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Employees in Controlled Car Parks


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Quick question...i was in a mcdonalds in hull last week and noticed that the car park had a 1 hour parking restriction (i used to work in that very restaurant several years ago) anyway when i was in there i asked an employee what the procedure for staff parking was (i presumed a permit would be used) , she explained that no one has yet been clamped/fined by the external carpark control company.

 

So anyway should that girl finish a shift and find a ticket or clamp, would that fact she worked at the building be a reasonable defense and if not would the manager of the restaurant be able to overturn the clamp/fine for her?

 

How is this dealt with normally?

 

cheers

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The private parking companies are employed by the landowner at the end of the day, so whoever's in the best position to tell the landowner to tell the clamping company to release the car would have to do so.

 

There's no guarantee though and in the worst case scenario, you'd be left to your own devices to either get the clamp off or pay and sue the landowner and PPC.

 

Private parking companies cannot fine people, so it's irrelevant whether they can get anyone to cancel the ticket or not - you just wouldn't pay.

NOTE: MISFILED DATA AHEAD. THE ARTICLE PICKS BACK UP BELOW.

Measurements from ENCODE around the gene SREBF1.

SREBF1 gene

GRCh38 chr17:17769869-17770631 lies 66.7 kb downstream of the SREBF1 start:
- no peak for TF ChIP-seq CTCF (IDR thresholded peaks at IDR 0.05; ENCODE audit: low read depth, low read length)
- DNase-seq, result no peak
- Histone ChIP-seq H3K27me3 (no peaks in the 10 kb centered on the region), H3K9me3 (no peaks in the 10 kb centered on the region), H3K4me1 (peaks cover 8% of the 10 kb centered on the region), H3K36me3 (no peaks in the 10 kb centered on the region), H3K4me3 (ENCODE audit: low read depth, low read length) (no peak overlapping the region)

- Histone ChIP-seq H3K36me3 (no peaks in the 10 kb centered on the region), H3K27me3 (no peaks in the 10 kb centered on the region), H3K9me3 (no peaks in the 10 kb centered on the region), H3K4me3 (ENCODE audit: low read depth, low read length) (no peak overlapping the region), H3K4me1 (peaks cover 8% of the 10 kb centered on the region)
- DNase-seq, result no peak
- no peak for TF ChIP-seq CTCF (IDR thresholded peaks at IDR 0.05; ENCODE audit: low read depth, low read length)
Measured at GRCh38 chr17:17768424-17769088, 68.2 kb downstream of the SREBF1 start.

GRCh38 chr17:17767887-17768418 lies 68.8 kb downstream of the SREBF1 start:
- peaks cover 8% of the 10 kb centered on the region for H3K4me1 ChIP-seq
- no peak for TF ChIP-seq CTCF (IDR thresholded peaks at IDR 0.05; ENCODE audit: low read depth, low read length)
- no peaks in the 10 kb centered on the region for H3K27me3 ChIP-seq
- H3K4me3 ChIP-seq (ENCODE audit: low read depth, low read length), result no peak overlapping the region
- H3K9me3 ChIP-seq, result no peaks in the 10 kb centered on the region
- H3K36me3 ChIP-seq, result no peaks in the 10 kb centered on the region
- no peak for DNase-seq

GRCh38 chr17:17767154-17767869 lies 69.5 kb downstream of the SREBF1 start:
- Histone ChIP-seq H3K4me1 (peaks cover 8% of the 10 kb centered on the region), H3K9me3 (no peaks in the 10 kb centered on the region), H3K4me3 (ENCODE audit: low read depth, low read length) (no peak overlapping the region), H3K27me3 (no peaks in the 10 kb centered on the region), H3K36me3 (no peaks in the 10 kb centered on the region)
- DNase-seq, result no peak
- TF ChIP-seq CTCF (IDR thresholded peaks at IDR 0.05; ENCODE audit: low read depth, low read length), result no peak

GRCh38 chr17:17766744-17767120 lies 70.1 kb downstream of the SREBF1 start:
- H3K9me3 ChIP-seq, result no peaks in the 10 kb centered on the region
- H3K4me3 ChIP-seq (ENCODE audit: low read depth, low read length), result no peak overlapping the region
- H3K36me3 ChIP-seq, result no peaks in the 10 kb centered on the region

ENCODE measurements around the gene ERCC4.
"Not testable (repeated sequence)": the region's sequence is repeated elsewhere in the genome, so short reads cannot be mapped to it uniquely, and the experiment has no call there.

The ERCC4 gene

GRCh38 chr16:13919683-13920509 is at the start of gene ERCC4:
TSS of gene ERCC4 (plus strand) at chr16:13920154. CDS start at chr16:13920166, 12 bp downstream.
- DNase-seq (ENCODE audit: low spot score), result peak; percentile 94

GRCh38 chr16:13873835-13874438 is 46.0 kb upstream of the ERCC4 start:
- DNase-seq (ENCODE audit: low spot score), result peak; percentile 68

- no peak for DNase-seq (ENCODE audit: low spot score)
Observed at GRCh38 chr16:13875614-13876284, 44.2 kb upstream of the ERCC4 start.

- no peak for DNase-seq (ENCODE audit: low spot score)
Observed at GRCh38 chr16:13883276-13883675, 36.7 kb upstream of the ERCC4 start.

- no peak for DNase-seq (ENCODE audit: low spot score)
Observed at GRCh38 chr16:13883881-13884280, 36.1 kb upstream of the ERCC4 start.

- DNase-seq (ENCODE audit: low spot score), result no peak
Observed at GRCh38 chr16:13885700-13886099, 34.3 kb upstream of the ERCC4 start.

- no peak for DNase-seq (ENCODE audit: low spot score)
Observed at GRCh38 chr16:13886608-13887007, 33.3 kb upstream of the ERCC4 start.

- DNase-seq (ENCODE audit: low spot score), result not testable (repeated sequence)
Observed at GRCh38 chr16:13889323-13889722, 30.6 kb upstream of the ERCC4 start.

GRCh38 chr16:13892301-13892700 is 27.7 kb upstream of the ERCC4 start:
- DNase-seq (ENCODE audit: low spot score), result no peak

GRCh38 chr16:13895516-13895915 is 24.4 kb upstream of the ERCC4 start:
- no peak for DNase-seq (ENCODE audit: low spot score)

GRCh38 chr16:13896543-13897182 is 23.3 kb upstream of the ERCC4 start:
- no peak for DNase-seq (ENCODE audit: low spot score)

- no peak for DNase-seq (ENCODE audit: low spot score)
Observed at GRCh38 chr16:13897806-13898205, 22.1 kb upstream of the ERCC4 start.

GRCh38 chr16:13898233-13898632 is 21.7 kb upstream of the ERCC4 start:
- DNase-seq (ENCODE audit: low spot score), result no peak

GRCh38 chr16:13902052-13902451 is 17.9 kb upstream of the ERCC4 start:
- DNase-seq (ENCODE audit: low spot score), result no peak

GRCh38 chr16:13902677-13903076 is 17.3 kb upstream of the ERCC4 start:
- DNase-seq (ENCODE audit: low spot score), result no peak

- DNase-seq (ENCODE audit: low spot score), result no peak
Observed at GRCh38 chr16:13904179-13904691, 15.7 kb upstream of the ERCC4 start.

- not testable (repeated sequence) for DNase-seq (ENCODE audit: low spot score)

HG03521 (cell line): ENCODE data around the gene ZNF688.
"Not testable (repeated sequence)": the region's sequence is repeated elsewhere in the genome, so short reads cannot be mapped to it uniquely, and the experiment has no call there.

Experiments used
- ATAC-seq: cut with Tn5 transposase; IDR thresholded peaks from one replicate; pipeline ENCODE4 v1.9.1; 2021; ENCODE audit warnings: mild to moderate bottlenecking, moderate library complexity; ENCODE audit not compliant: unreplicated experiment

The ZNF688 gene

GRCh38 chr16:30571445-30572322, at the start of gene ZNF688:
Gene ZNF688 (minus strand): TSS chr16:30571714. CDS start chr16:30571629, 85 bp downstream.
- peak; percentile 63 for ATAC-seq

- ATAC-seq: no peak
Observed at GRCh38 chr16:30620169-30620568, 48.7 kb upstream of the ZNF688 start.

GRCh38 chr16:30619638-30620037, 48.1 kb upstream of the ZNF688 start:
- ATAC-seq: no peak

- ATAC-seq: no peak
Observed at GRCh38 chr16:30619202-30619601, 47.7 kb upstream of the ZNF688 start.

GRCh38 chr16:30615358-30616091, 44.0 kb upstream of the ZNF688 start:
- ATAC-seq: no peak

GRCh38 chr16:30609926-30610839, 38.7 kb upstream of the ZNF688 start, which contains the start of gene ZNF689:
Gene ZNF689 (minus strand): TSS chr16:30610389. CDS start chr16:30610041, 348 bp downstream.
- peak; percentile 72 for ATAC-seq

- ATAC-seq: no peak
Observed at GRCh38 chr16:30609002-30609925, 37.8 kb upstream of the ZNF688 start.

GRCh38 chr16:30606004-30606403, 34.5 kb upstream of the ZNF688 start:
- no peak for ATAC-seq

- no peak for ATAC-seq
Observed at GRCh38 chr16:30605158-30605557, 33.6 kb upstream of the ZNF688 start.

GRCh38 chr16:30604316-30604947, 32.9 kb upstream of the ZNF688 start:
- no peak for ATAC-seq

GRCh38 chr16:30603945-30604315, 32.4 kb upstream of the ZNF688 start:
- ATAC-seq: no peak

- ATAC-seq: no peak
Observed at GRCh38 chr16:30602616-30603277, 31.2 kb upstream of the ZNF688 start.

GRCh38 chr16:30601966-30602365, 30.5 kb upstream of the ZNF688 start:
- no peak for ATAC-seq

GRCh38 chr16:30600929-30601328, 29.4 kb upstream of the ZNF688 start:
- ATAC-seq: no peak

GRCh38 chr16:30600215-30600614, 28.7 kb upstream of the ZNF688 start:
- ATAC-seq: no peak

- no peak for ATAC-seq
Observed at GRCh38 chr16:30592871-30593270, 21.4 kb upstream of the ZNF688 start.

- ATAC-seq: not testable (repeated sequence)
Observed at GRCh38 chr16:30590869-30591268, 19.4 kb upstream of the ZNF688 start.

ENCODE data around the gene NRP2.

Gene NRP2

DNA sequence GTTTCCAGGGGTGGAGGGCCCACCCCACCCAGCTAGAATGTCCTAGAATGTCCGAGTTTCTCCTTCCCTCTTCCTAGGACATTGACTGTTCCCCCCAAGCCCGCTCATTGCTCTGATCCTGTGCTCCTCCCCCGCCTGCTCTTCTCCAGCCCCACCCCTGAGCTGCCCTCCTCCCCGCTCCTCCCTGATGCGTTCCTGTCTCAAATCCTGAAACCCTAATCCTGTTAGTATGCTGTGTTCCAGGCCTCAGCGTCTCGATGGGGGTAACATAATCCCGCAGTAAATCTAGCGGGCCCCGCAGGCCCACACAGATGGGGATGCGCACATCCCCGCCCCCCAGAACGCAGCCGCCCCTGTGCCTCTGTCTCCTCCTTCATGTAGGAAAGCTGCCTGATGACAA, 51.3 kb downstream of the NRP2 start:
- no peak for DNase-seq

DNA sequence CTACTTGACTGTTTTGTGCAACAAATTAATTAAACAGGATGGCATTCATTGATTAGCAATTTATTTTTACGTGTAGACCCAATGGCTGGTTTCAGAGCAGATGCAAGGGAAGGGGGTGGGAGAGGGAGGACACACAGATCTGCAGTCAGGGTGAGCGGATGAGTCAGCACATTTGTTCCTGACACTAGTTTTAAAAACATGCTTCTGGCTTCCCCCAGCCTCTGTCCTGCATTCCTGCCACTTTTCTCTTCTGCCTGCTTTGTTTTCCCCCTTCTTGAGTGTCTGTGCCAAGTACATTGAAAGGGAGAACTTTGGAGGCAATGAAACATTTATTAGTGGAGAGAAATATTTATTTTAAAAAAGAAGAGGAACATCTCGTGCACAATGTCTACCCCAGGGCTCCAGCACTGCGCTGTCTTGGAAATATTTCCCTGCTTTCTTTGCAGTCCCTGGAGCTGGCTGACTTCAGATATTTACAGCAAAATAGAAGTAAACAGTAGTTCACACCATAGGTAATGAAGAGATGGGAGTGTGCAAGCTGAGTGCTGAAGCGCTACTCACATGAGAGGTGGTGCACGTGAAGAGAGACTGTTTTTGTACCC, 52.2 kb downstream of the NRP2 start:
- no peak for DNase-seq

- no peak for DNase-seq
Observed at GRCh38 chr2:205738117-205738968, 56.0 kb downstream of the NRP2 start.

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So if these private parking companies have no power to fine people then why does the DVLA release the details of the registered keeper of a vehicle?

 

Why don't they simply change the law so that only LAs, the police and official government agencies can be provided with info.

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So if these private parking companies have no power to fine people then why does the DVLA release the details of the registered keeper of a vehicle?

 

Why don't they simply change the law so that only LAs, the police and official government agencies can be provided with info.

Oh we wish - but the DVLA can think of around £9 Million reasons for this not to happen. :evil::grin:

 

However a lot of the requests made to the DVLA are not compliant with the regs as they stand. The Landowner has to authorise and engage a car parking firm. It cannot be done by leaseholder.

 

It is therefore in your interest to perform a Freedom of Information on the details of the PPC's request, their reasons for it and the supporting information. If the reasons are inappropriate you have grounds for a complaint to the DVLA and the Information Comissioner.

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This does not constitute legal advice and is not represented as a substitute for legal advice from an appropriately qualified person or firm.

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The DVLA sell details to anyone with 'reasonable cause'.

 

The term is so vague, anybody can get hold of the details for £2.50 for whatever 'reasonable' reason they can think of.

 

Obtaining the owner's details is pretty pointless anyway. They only want the address so they can send their threatening letters somewhere. Any alleged contract is between the company and the driver, and the owner is under no obligation to tell them who was driving at the time.

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when did the keeper of the vehicle agree that the dvla could sell what is in affect personal information to anyone it likes?